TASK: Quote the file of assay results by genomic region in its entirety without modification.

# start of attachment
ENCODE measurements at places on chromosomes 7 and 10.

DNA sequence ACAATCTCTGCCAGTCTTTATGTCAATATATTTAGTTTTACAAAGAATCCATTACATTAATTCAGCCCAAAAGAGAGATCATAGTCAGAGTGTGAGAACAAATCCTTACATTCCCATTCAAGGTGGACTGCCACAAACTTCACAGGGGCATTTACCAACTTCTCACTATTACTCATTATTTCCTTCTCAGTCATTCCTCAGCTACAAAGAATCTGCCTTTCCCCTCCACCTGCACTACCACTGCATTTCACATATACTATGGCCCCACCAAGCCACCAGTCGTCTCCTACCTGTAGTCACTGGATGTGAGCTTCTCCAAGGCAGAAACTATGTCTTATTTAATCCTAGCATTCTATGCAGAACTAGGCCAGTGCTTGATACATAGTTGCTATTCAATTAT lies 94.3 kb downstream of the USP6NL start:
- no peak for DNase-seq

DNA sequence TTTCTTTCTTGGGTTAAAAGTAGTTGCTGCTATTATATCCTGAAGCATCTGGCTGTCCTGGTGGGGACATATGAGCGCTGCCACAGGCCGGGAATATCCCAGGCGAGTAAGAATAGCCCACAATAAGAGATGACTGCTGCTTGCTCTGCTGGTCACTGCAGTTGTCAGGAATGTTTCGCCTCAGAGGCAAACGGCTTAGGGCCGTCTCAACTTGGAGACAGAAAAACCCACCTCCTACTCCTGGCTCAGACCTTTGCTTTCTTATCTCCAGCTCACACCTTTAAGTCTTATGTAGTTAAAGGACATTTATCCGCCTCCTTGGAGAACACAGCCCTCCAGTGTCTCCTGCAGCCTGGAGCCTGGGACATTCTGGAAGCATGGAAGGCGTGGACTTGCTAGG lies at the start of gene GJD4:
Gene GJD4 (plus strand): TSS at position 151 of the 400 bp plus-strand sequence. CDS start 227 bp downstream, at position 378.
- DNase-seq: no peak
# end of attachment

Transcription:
ENCODE measurements at places on chromosomes 7 and 10.

DNA sequence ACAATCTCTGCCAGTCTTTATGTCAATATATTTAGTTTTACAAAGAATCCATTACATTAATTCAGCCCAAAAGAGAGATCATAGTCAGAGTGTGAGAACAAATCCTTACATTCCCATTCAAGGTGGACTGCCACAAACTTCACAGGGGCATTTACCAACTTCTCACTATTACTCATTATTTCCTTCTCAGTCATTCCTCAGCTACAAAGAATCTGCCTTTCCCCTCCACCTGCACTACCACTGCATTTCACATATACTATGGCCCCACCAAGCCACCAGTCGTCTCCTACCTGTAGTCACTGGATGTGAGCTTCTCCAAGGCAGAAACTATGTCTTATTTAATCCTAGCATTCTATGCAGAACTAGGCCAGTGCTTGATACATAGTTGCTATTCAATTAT lies 94.3 kb downstream of the USP6NL start:
- no peak for DNase-seq

DNA sequence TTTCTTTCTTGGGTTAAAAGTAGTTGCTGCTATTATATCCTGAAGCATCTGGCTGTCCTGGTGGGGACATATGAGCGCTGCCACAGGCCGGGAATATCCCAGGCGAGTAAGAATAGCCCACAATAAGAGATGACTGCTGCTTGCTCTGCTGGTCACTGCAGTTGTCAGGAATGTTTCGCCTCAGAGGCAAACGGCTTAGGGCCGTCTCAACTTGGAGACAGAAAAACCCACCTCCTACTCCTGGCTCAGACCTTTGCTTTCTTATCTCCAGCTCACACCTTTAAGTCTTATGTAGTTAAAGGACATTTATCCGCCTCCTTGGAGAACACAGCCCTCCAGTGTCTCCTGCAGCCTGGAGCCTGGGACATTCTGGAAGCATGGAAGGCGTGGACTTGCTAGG lies at the start of gene GJD4:
Gene GJD4 (plus strand): TSS at position 151 of the 400 bp plus-strand sequence. CDS start 227 bp downstream, at position 378.
- DNase-seq: no peak